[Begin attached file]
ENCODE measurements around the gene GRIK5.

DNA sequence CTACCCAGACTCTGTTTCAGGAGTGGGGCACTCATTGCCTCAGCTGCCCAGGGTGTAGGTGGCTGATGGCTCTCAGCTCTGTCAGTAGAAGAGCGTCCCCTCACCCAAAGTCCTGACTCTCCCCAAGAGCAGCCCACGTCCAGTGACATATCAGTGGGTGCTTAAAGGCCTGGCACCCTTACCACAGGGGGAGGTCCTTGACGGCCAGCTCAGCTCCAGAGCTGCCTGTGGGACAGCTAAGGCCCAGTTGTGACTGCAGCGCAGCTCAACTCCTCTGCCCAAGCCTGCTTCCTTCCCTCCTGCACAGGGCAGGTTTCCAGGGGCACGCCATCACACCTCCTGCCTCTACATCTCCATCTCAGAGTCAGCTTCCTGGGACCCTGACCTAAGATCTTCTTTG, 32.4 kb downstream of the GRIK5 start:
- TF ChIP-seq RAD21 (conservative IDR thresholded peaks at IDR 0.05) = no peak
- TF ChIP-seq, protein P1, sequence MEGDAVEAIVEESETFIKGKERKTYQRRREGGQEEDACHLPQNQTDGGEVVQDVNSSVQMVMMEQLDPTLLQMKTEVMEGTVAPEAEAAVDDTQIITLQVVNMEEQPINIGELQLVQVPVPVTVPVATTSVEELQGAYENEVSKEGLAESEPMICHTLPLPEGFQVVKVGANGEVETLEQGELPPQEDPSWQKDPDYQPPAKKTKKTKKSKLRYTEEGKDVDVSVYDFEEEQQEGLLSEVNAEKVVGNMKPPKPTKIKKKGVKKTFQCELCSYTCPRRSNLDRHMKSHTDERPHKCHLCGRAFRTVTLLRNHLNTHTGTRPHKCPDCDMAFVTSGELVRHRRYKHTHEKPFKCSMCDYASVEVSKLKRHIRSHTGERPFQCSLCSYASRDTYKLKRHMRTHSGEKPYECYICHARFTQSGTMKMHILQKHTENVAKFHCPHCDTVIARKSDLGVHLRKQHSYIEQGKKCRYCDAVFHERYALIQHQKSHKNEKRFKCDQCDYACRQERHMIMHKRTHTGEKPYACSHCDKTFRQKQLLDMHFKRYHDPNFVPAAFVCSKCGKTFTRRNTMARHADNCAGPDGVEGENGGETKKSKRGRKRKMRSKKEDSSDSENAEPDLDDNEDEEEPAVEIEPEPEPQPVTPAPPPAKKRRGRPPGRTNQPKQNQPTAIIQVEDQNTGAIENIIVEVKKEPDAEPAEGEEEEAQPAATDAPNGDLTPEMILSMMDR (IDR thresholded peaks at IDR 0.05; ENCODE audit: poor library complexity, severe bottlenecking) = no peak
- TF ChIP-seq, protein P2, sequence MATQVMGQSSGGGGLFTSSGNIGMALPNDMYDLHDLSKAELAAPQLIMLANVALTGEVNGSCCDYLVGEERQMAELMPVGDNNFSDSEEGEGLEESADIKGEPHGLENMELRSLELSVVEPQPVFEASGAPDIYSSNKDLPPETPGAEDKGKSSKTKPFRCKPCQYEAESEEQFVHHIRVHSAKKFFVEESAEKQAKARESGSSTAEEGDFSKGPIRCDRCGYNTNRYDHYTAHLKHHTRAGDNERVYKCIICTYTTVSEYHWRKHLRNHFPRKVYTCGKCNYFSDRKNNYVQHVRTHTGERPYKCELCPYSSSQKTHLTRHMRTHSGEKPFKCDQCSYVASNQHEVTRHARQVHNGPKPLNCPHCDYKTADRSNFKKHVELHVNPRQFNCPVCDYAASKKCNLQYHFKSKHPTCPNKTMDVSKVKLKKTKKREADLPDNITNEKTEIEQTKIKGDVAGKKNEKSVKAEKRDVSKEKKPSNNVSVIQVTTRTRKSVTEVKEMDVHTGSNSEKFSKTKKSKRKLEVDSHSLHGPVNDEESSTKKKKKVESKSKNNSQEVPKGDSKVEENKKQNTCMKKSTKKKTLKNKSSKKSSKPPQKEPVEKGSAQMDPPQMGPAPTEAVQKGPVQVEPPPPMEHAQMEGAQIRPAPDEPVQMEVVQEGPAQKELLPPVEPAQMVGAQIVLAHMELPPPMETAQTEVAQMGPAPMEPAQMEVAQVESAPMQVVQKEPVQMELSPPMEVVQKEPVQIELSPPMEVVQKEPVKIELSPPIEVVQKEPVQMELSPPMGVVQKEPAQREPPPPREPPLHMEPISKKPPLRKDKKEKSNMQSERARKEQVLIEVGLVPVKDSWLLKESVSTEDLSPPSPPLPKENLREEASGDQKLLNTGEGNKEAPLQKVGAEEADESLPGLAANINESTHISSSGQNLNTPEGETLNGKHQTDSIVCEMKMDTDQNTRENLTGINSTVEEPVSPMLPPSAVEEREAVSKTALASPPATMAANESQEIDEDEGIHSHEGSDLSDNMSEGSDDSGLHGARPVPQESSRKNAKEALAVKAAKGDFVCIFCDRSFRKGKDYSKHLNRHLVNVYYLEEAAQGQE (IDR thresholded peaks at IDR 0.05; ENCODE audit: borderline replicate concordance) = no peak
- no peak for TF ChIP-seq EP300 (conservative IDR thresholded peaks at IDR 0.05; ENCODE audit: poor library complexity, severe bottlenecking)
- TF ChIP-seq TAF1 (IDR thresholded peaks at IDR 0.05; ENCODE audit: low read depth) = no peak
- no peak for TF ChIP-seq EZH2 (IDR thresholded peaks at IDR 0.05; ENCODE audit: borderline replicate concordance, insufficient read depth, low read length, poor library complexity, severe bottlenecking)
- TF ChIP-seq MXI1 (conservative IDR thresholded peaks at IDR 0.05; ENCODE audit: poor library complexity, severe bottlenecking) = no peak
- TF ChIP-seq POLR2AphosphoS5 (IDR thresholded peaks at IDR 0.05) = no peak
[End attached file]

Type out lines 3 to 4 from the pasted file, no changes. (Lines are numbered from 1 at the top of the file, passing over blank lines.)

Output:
- TF ChIP-seq RAD21 (conservative IDR thresholded peaks at IDR 0.05) = no peak
- TF ChIP-seq, protein P1, sequence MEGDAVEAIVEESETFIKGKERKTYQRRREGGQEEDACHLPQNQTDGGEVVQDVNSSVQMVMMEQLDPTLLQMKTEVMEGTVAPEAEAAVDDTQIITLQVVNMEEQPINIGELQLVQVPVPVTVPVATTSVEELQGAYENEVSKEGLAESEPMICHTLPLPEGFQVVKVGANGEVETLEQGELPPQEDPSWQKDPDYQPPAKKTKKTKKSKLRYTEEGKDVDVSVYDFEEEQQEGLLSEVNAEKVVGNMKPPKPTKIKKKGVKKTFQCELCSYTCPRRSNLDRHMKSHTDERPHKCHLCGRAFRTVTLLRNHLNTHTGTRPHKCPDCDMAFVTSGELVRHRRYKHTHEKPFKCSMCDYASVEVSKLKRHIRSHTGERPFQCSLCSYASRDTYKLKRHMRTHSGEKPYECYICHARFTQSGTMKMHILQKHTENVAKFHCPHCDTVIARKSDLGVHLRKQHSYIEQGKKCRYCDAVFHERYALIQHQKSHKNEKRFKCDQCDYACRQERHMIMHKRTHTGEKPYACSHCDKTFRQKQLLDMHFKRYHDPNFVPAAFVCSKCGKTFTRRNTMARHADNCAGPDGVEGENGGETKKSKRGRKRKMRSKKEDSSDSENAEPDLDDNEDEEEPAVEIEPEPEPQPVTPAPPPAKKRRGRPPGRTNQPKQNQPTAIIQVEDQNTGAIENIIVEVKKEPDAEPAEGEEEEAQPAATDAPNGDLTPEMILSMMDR (IDR thresholded peaks at IDR 0.05; ENCODE audit: poor library complexity, severe bottlenecking) = no peak